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Inside Politics

GOP says Kerry getting 'extreme makeover'

Cheney campaigns in West

Cheney campaigned Monday for gubernatorial candidate Dino Rossi in Washington state.
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The Democrats are in Boston in a big way of course, but GOP political operatives are there too, watching their every move. CNN's Dana Bash explains (July 26)
John F. Kerry
George W. Bush
Ed Gillespie

(CNN) -- While President Bush lay low at his ranch in Crawford, Texas, many of his fellow Republicans remained on the campaign trail Monday as the Democrats held their nominating convention.

Vice President Dick Cheney led the charge, beginning a three-day swing through several Western states.

In Boston, GOP leaders set up a "war room" to combat the themes and theater inside the nearby FleetCenter, where Sen. John Kerry is expected to formally receive his party's presidential nod later this week.

The Bush-Cheney campaign halted radio and television advertising Friday, and will not resume running commercials until the Democratic convention ends Thursday night. At that time, the president will embark on a two-day, four-state bus tour.

Yet Cheney has not taken a break from the campaign, getting out the administration's message while helping several congressional candidates.

"Other than the president, there's no better advocate for the Bush-Cheney record of accomplishment than the vice president," said Bush-Cheney campaign spokesman Scott Stanzel.

"It's important for the president and vice president to continue to build support for candidates who share their vision."

Cheney in Pacific Northwest

Cheney began his day by stumping for gubernatorial candidate Dino Rossi in southeastern Washington, a state Bush lost by five percentage points four years ago. He called the November election "one of the most remarkable and important elections in my lifetime."

The vice president accused the Democratic ticket of Sens. Kerry and John Edwards of helping block several of Bush's judicial nominees.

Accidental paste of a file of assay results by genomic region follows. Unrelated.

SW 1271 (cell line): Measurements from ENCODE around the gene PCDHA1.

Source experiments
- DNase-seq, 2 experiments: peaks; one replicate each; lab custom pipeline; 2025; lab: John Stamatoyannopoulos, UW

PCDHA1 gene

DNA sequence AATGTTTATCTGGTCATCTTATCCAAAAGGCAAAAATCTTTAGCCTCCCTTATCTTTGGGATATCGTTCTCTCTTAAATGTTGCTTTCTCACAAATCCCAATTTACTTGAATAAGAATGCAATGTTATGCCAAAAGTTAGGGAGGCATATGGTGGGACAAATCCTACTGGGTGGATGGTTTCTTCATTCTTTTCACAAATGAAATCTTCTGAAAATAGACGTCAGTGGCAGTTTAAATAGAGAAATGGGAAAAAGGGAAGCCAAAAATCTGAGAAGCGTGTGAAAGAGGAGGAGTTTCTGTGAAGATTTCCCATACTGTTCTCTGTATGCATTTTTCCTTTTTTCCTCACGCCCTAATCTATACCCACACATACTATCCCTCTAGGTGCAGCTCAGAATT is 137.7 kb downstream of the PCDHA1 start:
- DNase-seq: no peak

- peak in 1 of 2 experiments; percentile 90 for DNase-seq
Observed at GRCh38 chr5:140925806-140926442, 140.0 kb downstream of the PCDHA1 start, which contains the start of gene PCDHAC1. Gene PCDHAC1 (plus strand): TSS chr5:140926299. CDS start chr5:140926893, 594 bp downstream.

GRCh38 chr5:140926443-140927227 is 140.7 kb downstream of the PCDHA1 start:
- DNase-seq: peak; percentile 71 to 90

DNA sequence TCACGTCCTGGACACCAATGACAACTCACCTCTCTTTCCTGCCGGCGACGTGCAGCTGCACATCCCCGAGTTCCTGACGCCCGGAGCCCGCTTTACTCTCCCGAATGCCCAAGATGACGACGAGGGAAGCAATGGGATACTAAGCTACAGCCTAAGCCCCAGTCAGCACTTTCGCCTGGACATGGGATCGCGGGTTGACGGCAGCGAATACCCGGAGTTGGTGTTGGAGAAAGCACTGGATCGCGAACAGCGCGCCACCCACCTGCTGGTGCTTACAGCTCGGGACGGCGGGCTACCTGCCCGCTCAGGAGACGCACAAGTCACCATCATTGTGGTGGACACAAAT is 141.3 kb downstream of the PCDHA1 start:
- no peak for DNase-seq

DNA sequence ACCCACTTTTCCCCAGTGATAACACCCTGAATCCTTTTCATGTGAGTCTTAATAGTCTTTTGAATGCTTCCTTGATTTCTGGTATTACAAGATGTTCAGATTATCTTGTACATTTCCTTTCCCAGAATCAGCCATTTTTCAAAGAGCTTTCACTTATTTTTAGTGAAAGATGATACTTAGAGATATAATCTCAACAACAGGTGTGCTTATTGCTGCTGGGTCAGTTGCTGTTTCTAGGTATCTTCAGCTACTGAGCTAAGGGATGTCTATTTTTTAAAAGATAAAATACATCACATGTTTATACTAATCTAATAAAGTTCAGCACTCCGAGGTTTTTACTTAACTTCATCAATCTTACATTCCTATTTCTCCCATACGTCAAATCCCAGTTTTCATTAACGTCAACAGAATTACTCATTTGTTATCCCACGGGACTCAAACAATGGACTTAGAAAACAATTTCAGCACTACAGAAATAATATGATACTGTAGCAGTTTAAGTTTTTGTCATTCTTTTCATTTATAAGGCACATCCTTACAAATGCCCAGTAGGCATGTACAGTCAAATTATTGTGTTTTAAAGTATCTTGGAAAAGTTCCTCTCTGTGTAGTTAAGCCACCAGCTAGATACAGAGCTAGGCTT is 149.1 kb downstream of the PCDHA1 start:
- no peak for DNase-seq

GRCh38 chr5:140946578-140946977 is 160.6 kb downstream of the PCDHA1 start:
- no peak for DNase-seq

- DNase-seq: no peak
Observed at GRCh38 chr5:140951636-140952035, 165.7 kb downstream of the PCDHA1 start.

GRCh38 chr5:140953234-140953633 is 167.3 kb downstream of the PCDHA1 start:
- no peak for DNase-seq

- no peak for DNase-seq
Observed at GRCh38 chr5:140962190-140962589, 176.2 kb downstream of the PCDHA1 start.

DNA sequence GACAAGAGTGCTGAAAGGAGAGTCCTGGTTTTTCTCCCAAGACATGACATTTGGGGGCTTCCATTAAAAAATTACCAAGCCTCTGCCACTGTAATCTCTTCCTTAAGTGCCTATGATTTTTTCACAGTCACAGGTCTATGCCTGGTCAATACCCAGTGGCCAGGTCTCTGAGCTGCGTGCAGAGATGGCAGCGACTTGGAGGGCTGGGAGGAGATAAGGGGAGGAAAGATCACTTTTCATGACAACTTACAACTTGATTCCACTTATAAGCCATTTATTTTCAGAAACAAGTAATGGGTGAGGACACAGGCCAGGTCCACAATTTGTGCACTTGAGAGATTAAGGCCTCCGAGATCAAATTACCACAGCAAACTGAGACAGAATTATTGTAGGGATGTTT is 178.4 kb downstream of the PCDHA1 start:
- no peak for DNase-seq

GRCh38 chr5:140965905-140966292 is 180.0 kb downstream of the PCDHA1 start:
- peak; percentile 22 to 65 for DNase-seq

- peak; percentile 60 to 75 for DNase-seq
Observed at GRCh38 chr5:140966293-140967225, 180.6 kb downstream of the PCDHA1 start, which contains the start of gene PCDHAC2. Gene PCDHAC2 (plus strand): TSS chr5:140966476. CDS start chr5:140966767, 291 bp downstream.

He singled out former Interior Department official Bill Myers. Senate Democrats prevented the chamber's members from voting last week on Myers' appointment to the San Francisco, California-based 9th U.S. Circuit Court of Appeals -- the court that "decided we should not be able to say 'under God' when we pledge allegiance to the flag."

"Looks to me like the 9th Circuit could use some new judges," Cheney said.

In June 2002, a three-member panel of the court banned teachers from leading the pledge in classrooms in the nine Western states under its jurisdiction. Last month, the Supreme Court reversed the ruling on procedural grounds.

After his stop in Washington state, Cheney headlined a fund-raiser for two congressional candidates in Portland, Oregon. Bush lost Oregon in 2000 by fewer than 6,800 votes.

Cheney will travel to California on Tuesday to rally troops at Camp Pendleton, then campaign for congressional candidate Roy Ashburn in Bakersfield and U.S. Senate challenger Bill Jones in Riverside. On Wednesday, he will visit Utah, a GOP stronghold, to stump for congressional candidate John Swallow.

GOP: Kerry 'trying to escape' his record

Meanwhile, in Boston, Republican National Committee chairman Ed Gillespie headed a 30-person communication center to offer the GOP's perspective on Kerry, Edwards and the Democratic convention.

"We'll see what everyone says, and if anything needs to be corrected or updated, we would put something out after the speeches," said Jim Dyke, RNC communications director.

Gillespie claimed that Democrats were conducting an "extreme makeover" on Kerry, disingenuously trying to cast him as a moderate.

"The senator is trying to escape 20 years of his record in the United States Senate," Gillespie said.

Not to be outdone on their own turf, Democrats sent characters such as "Enron Ed" -- pointing to Gillespie's previous job as a lobbyist for embattled energy company Enron -- and "Billionaires for Bush" to parade outside the Republican headquarters.

CNN's Dana Bash and Catherine Berger contributed to this report.

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